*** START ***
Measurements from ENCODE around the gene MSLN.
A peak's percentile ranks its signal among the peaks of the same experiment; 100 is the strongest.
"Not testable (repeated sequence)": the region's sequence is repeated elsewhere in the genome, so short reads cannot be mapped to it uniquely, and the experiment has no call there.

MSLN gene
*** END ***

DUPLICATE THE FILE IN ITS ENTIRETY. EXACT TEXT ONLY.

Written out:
Measurements from ENCODE around the gene MSLN.
A peak's percentile ranks its signal among the peaks of the same experiment; 100 is the strongest.
"Not testable (repeated sequence)": the region's sequence is repeated elsewhere in the genome, so short reads cannot be mapped to it uniquely, and the experiment has no call there.

MSLN gene